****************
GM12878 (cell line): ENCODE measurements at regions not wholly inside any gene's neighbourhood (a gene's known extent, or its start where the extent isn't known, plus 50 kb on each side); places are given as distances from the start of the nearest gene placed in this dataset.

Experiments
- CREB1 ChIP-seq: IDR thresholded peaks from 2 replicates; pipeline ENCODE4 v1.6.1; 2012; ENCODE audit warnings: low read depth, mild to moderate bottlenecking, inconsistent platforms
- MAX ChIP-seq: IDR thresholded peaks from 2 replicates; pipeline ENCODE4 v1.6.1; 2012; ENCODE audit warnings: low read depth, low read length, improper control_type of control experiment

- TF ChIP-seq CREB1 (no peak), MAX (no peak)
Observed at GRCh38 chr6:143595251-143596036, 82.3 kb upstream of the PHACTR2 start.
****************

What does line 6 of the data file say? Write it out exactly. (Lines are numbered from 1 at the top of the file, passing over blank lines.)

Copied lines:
Observed at GRCh38 chr6:143595251-143596036, 82.3 kb upstream of the PHACTR2 start.